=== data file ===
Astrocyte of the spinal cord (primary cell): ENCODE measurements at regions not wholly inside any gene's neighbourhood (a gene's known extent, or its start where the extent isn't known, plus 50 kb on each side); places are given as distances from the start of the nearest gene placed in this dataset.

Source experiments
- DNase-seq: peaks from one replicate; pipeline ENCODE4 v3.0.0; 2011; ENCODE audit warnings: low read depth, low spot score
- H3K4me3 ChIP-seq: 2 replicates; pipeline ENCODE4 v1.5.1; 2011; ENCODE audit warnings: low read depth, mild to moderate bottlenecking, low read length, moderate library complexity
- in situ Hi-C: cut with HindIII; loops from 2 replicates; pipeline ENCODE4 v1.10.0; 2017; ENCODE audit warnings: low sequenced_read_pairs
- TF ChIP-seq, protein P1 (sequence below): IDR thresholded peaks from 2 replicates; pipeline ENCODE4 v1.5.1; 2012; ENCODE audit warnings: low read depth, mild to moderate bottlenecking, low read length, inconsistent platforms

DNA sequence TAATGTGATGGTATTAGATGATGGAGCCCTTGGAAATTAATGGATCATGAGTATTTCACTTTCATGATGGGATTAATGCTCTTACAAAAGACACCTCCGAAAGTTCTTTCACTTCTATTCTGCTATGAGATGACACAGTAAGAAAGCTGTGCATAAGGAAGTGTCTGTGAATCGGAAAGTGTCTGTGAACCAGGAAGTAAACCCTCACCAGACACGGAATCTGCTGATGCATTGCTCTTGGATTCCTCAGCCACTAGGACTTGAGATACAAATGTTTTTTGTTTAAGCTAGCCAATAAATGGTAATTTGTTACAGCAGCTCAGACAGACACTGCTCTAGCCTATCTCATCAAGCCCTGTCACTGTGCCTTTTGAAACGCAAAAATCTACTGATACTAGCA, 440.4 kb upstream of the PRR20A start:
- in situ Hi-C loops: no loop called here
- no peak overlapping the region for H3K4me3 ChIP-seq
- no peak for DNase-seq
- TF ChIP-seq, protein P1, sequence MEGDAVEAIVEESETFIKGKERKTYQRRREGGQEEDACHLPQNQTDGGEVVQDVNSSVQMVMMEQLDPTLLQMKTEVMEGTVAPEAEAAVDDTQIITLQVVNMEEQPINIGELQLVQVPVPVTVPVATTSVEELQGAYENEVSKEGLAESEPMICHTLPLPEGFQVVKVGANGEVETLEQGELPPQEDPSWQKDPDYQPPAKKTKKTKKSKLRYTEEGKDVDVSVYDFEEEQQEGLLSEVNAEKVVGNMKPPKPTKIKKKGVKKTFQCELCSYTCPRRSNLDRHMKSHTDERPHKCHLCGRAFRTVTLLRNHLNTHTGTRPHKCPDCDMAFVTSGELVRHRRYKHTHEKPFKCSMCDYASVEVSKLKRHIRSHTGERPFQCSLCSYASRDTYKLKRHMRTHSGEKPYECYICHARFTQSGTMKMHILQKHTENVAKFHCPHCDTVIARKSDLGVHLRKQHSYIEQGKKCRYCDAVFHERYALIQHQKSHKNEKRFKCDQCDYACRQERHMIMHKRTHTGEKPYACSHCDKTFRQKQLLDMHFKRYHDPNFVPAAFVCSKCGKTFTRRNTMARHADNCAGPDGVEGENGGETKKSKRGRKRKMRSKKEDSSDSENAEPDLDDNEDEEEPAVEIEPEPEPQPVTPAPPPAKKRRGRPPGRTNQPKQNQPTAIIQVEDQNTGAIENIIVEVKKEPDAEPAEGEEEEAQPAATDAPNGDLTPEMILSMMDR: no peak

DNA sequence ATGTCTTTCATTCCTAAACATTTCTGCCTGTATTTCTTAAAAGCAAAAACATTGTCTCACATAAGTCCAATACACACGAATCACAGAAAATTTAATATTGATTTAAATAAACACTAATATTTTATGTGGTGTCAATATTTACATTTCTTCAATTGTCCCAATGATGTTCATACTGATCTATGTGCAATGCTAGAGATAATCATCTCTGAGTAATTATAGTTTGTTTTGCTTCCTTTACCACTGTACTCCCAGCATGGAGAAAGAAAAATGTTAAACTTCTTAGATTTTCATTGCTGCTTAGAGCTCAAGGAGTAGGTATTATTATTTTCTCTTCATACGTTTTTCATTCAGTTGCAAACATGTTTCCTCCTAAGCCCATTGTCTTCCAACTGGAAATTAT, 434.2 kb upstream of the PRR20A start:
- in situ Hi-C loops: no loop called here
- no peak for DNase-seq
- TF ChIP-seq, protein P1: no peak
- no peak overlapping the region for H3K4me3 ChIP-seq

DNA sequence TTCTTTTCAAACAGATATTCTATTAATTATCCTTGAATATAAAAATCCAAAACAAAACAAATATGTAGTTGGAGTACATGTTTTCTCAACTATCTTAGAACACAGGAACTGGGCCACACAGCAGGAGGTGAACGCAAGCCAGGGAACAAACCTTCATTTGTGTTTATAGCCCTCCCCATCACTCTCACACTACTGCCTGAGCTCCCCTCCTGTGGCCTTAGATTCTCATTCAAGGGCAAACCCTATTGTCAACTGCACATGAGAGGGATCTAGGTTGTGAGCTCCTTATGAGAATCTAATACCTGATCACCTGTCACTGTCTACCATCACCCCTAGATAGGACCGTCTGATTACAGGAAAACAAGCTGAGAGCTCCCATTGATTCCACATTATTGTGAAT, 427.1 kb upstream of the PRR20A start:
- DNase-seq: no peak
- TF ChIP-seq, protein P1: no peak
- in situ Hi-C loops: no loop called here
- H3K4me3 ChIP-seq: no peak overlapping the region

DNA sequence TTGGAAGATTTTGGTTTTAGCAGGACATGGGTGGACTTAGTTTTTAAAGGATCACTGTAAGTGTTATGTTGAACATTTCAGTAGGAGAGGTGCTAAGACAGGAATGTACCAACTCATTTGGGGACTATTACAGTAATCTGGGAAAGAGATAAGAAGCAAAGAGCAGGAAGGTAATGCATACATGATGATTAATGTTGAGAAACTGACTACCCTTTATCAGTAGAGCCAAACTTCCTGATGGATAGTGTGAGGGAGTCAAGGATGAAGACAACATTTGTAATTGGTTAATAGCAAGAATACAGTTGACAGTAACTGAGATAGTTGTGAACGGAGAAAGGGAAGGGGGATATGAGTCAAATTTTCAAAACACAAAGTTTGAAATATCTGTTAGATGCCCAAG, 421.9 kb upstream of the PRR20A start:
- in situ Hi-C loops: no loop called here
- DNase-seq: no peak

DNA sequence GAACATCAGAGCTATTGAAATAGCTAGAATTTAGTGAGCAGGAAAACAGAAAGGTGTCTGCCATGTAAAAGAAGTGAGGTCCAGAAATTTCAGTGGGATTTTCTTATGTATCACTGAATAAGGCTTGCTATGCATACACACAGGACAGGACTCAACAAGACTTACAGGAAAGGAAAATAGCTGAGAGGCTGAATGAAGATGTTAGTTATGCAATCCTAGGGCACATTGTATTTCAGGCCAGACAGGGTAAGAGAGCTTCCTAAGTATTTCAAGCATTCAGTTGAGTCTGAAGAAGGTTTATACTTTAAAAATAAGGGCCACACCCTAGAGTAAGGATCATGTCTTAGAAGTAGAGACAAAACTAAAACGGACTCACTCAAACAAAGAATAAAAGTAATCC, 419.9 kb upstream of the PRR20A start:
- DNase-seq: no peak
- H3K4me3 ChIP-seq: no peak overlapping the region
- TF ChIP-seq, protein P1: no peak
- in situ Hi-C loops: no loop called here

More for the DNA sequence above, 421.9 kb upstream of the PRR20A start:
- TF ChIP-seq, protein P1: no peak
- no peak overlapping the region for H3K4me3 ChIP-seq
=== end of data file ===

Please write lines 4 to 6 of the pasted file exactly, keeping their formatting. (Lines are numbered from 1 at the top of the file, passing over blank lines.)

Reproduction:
- H3K4me3 ChIP-seq: 2 replicates; pipeline ENCODE4 v1.5.1; 2011; ENCODE audit warnings: low read depth, mild to moderate bottlenecking, low read length, moderate library complexity
- in situ Hi-C: cut with HindIII; loops from 2 replicates; pipeline ENCODE4 v1.10.0; 2017; ENCODE audit warnings: low sequenced_read_pairs
- TF ChIP-seq, protein P1 (sequence below): IDR thresholded peaks from 2 replicates; pipeline ENCODE4 v1.5.1; 2012; ENCODE audit warnings: low read depth, mild to moderate bottlenecking, low read length, inconsistent platforms